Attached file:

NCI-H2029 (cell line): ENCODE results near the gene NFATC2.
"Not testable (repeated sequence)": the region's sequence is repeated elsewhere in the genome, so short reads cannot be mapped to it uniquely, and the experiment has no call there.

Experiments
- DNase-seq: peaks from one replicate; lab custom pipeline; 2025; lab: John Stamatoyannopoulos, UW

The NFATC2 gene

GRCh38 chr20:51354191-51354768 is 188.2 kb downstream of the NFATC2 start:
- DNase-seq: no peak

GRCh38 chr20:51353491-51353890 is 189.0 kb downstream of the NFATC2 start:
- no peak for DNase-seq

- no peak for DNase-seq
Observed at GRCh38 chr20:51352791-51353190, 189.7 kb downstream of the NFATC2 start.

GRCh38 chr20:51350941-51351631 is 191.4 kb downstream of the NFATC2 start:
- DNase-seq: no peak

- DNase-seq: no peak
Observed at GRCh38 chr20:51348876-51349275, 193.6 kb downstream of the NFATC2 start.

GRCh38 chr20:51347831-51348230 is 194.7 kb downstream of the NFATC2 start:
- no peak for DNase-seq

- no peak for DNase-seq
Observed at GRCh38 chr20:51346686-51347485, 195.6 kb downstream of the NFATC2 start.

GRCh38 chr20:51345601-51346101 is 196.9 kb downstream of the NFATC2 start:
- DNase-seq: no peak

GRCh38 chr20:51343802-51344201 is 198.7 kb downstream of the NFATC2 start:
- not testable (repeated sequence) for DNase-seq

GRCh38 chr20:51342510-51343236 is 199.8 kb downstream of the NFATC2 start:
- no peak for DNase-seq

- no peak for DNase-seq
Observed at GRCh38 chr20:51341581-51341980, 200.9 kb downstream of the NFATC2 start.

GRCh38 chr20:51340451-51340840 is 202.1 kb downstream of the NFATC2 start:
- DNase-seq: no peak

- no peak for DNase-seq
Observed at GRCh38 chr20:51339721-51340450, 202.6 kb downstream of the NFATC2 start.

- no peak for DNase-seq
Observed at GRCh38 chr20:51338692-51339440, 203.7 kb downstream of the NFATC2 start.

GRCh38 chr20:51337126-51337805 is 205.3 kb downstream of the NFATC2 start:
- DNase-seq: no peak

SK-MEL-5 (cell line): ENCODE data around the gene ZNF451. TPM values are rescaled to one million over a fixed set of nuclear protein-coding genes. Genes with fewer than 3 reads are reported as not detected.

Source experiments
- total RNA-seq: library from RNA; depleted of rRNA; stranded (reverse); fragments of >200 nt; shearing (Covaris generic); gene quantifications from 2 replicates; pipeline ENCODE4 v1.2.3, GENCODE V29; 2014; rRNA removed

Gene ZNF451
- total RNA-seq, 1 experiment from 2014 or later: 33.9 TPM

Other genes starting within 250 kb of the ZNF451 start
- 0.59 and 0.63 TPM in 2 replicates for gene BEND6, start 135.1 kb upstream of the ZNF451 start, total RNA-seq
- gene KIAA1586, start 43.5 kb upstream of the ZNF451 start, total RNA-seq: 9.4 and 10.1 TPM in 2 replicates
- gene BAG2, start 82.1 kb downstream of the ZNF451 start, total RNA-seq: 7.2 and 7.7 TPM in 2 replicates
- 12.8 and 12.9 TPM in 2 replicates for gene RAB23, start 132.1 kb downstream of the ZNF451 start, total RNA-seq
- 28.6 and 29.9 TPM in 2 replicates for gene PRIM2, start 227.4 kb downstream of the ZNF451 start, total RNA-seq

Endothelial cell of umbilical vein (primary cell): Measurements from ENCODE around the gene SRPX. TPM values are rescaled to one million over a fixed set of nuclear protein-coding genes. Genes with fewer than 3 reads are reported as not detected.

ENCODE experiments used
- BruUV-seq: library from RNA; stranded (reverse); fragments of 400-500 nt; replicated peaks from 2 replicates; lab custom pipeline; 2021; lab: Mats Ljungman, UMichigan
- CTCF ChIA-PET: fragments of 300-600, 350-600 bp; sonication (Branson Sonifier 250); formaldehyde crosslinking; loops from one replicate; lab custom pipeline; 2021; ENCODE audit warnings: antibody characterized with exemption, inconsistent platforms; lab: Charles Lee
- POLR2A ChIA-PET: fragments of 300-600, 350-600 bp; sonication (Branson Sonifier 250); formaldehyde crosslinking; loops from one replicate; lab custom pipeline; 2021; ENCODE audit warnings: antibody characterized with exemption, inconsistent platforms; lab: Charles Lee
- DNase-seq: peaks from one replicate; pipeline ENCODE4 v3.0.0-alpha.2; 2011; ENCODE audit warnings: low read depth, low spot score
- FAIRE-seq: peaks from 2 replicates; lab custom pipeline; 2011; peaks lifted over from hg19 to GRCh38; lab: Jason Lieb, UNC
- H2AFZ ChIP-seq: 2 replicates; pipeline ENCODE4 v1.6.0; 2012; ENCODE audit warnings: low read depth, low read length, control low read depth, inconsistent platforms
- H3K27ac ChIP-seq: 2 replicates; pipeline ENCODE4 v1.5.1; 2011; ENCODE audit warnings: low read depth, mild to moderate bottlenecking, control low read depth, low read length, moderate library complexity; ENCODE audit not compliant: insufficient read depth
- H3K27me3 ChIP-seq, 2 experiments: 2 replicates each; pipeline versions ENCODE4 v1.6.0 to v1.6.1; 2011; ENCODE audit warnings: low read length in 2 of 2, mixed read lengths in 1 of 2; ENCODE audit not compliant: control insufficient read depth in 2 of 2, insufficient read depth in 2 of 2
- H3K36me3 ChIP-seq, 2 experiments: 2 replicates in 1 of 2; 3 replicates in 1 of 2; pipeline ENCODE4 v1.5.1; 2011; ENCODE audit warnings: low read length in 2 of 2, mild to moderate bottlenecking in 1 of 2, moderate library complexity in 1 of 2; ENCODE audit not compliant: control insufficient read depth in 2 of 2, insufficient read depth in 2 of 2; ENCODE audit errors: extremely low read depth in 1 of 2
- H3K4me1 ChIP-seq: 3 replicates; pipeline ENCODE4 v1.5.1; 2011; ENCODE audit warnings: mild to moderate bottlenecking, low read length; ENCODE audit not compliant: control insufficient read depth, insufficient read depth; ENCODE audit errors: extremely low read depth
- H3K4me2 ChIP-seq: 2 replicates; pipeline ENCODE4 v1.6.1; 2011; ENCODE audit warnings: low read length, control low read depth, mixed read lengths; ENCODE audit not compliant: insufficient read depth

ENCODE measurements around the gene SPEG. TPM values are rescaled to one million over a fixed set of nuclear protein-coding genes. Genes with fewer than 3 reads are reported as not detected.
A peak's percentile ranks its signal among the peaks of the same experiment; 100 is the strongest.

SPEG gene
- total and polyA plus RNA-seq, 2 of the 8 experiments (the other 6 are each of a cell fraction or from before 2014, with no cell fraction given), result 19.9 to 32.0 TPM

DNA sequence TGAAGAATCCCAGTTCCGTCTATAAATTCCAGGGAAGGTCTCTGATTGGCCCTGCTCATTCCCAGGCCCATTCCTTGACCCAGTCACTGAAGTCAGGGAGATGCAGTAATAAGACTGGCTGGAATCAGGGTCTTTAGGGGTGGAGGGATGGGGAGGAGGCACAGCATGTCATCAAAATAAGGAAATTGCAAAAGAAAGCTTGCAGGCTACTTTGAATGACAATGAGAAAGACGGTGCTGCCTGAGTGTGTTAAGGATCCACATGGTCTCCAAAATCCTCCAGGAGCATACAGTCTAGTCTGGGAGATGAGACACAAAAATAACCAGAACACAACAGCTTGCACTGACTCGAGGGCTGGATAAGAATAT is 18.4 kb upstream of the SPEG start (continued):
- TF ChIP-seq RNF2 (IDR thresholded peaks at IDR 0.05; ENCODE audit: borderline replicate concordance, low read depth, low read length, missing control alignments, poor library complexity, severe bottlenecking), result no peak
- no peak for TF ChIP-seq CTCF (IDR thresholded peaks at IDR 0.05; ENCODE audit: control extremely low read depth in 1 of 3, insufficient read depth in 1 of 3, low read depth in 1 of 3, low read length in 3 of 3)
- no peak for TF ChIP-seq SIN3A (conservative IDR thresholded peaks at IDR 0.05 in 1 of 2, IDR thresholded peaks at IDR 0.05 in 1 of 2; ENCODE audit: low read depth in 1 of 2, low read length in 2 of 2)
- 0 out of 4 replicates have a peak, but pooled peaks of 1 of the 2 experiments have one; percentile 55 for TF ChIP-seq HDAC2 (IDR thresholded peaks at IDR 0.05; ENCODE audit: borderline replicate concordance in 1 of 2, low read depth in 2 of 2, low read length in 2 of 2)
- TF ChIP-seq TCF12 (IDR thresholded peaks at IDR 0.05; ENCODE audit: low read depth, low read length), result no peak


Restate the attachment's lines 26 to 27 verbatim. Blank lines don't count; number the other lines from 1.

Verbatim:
- no peak for DNase-seq
Observed at GRCh38 chr20:51341581-51341980, 200.9 kb downstream of the NFATC2 start.